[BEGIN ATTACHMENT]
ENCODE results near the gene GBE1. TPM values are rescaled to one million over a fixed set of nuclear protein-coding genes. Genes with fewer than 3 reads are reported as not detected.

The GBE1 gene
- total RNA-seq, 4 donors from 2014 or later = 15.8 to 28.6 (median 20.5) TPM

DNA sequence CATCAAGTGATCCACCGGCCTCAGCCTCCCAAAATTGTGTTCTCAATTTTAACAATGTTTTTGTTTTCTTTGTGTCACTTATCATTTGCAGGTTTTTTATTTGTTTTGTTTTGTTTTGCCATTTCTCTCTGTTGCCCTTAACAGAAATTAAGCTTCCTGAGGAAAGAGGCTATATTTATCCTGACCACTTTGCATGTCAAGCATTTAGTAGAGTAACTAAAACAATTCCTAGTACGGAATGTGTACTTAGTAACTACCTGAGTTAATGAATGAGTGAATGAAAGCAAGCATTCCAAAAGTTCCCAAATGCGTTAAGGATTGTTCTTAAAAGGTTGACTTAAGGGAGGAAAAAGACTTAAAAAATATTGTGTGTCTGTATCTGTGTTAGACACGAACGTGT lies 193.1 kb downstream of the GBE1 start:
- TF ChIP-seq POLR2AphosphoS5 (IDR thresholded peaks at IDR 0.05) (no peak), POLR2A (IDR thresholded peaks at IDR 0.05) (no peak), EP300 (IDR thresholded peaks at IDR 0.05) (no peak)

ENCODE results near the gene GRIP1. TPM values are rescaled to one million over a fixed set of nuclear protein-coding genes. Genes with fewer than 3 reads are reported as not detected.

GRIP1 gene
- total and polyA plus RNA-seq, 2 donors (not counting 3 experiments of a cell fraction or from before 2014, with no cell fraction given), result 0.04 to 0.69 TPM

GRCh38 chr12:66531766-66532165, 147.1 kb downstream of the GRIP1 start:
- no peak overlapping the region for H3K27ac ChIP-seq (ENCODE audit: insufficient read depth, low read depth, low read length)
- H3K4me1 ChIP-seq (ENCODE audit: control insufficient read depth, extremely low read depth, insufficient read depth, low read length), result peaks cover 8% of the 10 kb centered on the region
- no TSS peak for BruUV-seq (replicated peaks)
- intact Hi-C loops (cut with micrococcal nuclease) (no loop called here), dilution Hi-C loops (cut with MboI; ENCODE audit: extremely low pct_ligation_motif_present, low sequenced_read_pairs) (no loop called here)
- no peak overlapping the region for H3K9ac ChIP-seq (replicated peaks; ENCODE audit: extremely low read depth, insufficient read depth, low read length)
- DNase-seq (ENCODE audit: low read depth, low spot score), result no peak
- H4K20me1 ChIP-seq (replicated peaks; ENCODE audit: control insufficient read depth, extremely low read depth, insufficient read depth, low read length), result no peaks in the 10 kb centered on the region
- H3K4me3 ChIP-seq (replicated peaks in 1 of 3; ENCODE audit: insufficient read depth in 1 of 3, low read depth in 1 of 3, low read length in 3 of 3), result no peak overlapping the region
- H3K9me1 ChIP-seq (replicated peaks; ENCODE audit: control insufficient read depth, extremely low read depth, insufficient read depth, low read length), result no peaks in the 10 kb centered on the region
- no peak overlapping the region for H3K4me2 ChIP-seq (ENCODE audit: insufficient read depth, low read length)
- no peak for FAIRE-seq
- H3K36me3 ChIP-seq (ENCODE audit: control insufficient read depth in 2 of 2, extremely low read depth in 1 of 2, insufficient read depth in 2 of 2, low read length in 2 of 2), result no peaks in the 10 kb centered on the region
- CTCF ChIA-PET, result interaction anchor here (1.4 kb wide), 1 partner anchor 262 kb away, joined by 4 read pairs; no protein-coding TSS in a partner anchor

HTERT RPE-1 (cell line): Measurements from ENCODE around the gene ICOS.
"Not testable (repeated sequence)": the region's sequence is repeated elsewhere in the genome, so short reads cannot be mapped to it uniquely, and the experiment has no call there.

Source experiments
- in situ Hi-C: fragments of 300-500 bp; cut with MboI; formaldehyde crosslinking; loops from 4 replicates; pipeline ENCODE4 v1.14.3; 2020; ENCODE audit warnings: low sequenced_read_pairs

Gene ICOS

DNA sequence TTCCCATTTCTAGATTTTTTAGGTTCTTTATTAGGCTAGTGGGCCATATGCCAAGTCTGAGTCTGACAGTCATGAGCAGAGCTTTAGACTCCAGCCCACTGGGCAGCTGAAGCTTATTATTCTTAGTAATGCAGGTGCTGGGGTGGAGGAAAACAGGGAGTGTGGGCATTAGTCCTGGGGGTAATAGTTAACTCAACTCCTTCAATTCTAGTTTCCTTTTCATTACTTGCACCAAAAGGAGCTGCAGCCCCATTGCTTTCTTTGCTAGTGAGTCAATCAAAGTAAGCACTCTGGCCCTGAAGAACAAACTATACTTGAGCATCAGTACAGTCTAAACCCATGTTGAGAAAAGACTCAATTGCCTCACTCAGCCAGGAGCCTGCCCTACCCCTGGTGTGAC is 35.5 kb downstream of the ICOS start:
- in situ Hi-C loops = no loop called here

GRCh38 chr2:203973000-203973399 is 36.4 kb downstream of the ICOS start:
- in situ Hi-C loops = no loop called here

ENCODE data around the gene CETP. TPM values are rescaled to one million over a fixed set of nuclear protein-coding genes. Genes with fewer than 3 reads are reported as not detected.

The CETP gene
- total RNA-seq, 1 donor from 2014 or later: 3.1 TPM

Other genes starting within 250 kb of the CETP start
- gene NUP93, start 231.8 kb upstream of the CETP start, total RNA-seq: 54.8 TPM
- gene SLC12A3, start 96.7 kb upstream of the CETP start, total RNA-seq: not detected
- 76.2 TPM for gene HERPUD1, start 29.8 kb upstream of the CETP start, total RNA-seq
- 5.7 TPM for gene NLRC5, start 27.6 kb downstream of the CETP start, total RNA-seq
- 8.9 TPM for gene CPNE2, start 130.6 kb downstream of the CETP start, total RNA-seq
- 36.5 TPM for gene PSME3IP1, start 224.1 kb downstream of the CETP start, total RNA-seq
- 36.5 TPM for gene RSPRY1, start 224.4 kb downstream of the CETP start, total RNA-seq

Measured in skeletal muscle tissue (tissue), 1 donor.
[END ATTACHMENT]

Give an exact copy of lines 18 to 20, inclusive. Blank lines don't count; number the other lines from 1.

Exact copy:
- H3K9me1 ChIP-seq (replicated peaks; ENCODE audit: control insufficient read depth, extremely low read depth, insufficient read depth, low read length), result no peaks in the 10 kb centered on the region
- no peak overlapping the region for H3K4me2 ChIP-seq (ENCODE audit: insufficient read depth, low read length)
- no peak for FAIRE-seq